Chapter 1 of The Historian by Elizabeth Kostova. I read this novel soon after it was published, and was hooked by its exoticism. I visited Hungary the next year, not in small part due to the influence of this book, and planned a tour of Bulgaria and Romania (which didn't materialize due to unsuccessful travel arrangements). The book kept having a strange grip on me even since, as I recorded the entire tome the following year. The recording turned out to be over 24 hours long, and then I listened to the recording twice. I rerecorded the first chapter for this blog, which made me wish to redo the entire recording. Am I possessed by an evil spirit or what?




Inspired by Vermeer's masterpiece entitled Girl with a Pearl Earring, Tracy Chevalier wrote the eponymous novel set in 17th-century Dutch city of Delft. I found the book rather interesting and well written, and recorded it a couple of years ago on a whim. Although the result was mixed, I liked the idea of producing my own private audiobooks, and started recording some other books, which eventually became a hobby of mine. Since my earlier reading of this book sounds rather unsatisfactory today, I've made a new recording of an excerpt from Chapter 1.





You know what they say about all good things, and I'm ending this podcast in five more installments or so. It has been my intention all along to stop at the 100th episode for a respite. For the next few remaining sessions, I'll revisit some of my favorite novels that I have recorded. Today's piece is an excerpt from The Old Man and the Sea, in which the hero who has caught his big fish tries to fight off the sharks -- in vain. This recording was made about a year ago.



x94:オバマ大統領 Education Speech

Nicholas Kristof's March 10 blog entry "Obama takes on the teacher unions" led me to read the original text. The speech, though rather long (over 30 minutes), is sharply focused on what the President intends to do with education in America, and the text is up to his usual high standards. The following excerpt is the closing segment where he speaks about his own experience, together with an episode of a high school student in California. A touch of endearing intimacy like this is the hallmark of Mr. Obama's speech.

For further detail, I urge you to read the original (http://www.nytimes.com/2009/03/10/us/politics/10text-obama.html?pagewanted=1&ref=politics). Would that Japanese education administrators were as smart and outspoken as this man!




Continuing on the theme of discoveries that seem too good to be true, here is the Times article of February 26, 2007, one of many that finally debunked the myth of British pianist Joyce Hatto. If you want to refresh your memory about how her "reputation" was made, please refer to the previous entry. It might be interesting to compare the two stories and see how the 2005 article strikes you in hindsight.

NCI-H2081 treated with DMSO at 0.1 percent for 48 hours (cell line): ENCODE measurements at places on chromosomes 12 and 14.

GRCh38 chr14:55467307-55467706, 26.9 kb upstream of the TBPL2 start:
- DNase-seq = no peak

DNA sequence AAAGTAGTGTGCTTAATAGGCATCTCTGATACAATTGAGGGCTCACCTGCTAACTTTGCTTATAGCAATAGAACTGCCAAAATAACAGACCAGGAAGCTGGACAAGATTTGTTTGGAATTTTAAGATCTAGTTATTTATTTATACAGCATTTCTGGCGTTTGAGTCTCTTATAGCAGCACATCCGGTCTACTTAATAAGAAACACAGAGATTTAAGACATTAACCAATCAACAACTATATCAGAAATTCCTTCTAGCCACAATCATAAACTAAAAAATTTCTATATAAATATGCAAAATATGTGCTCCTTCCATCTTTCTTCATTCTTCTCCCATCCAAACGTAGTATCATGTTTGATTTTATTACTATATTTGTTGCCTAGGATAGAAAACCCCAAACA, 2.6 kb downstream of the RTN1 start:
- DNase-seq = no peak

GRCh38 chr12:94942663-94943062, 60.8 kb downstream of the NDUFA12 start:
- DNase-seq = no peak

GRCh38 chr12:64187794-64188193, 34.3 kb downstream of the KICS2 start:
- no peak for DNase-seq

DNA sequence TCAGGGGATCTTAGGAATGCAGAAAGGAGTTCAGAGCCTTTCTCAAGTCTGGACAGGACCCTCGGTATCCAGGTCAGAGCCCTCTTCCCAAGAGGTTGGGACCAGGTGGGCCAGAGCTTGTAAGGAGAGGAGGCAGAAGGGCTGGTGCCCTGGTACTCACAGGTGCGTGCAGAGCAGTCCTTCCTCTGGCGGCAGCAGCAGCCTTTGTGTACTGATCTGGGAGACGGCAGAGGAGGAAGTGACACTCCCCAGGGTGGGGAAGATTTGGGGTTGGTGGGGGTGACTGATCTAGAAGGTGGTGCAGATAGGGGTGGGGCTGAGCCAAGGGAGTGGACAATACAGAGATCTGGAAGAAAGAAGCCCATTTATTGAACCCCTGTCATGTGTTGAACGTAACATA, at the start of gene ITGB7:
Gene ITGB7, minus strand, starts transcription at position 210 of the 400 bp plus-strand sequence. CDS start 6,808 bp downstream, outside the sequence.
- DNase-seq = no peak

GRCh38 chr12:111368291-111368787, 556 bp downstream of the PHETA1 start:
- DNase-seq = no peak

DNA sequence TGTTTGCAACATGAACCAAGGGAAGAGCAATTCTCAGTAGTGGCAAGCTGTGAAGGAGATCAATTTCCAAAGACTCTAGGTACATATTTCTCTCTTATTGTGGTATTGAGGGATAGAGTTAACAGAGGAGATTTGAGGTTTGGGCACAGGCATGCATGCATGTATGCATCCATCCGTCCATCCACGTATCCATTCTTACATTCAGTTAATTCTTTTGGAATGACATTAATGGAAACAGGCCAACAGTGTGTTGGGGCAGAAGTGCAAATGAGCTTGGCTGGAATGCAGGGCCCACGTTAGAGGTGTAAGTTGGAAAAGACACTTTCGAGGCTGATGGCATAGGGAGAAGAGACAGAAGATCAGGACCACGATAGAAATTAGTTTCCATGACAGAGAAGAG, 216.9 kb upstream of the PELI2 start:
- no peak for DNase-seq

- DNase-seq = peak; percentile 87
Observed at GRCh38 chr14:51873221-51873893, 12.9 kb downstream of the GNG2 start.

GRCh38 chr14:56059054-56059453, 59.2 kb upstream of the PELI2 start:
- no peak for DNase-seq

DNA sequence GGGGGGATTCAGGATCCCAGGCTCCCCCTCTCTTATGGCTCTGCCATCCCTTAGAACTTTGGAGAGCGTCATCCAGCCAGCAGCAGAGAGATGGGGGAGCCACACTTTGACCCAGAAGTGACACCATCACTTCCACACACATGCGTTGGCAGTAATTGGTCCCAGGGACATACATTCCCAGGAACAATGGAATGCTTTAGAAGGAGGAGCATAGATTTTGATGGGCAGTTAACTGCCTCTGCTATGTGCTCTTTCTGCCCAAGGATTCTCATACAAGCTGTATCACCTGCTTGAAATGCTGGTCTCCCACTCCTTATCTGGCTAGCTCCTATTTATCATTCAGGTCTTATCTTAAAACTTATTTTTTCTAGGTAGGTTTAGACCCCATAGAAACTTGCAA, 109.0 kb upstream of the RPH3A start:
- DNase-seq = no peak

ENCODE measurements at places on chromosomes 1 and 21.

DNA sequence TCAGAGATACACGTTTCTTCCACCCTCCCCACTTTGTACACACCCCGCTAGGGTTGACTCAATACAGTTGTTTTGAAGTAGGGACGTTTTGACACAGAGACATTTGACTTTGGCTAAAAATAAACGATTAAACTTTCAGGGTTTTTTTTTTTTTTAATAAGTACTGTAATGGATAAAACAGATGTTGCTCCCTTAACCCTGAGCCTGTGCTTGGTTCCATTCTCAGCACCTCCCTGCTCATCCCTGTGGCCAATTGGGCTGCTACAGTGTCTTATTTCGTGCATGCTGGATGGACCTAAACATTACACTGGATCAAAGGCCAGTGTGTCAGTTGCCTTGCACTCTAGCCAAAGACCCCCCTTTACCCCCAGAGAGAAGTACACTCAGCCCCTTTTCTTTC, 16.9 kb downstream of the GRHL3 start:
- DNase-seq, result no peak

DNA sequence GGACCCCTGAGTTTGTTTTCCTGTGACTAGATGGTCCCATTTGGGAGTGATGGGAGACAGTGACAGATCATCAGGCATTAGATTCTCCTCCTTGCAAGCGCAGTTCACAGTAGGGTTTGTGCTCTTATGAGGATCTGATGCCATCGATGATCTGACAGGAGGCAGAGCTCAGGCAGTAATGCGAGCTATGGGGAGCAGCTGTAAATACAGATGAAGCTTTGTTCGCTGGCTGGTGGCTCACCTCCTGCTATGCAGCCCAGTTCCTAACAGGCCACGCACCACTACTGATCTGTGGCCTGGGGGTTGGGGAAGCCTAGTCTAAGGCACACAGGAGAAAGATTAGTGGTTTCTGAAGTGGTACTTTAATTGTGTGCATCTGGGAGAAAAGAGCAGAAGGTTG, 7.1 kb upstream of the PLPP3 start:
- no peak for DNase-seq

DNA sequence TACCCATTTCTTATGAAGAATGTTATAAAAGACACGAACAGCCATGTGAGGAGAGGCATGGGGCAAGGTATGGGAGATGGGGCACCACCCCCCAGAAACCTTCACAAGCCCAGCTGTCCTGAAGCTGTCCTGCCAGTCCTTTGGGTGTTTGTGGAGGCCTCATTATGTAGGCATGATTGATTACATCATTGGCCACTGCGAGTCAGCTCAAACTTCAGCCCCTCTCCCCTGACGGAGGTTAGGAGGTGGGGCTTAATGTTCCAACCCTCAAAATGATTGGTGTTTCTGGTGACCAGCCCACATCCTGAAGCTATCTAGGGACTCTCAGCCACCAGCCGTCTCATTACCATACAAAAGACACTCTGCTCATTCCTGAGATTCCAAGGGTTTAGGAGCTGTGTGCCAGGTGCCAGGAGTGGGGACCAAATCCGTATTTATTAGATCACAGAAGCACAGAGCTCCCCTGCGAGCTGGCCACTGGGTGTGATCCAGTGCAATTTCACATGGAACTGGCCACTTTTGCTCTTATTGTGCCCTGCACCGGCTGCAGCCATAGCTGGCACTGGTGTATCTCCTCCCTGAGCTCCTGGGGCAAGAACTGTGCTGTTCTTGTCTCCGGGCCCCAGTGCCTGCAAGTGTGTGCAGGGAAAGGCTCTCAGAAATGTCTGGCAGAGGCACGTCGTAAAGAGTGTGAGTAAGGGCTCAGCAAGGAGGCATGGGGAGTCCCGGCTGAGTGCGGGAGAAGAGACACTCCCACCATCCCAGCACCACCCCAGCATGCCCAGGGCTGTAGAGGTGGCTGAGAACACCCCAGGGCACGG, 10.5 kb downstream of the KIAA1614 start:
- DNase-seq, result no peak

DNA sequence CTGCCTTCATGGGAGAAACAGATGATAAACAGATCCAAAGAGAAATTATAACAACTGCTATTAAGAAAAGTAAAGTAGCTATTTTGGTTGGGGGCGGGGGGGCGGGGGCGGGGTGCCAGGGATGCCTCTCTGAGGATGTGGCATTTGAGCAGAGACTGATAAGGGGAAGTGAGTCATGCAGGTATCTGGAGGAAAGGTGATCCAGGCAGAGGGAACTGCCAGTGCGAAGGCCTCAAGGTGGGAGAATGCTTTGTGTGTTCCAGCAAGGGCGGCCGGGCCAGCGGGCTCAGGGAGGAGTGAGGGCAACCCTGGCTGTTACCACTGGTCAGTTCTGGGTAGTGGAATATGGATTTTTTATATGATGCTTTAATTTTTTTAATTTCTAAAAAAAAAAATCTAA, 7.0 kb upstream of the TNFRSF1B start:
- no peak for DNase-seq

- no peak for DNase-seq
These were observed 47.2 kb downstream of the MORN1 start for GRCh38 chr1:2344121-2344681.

The Times article on the Shakespeare portrait got me thinking about keeping an open mind. For example, without prior knowledge about the outcome, how would an average reader have felt about the following Boston Globe article of August 21, 2005? The story about British pianist Joyce Hatto, a miraculous virtuoso-turned-plagiarist, is now well known (or perhaps was, and is now fogotten). But imagine for a moment that you live in 2005 and are reading this article for the first time, knowing that it was written by a correspondent of a reputable Bostonian paper -- would you have given credence to it?




The Times article of March 10 on the alleged portrait of Shakespeare's. It's an interesting story, to be sure -- but perhaps too much so. The article offers scant evidence to support the claim. Until a fuller and more satisfying account is presented, one has to remain sceptical.





Having read The Diving Bell and The Butterfly by Jean-Dominique Bauby a couple of times and watched the movie version on DVD, I finally took up this article -- which I had been saving but didn't dare read until today. Entitled "The Truth about The Diving Bell and the Butterfly," the salon.com article of Feb. 23, 2008 by Beth Arnold seemed only mildly interesting at first, but as I read on the article turned out to be far more intriguing than I had imagined.

I had noticed the movie version deviated significantly from the book in many points, but most of the episodes and the overall tone seemed consistent with the book. I figured the filmmaker must have had some intimate source for making those small yet purposeful changes. It turned out that there was indeed a source, the author's ex, who was possibly more interested in enhancing her own image than in telling the truth. Apparently, she wielded an influence over the screenwriter to let him depict her in a favorable light. As a result, she was painted as a dedicated but wronged woman in the film, becoming a focus of the audience's sympathy. But the accounts of those who actually took care of Bauby in his last days turned out to be quite different. . . To find out more, go to http://www.salon.com/ent/feature/2008/02/23/diving_bell/index.html or click below to listen.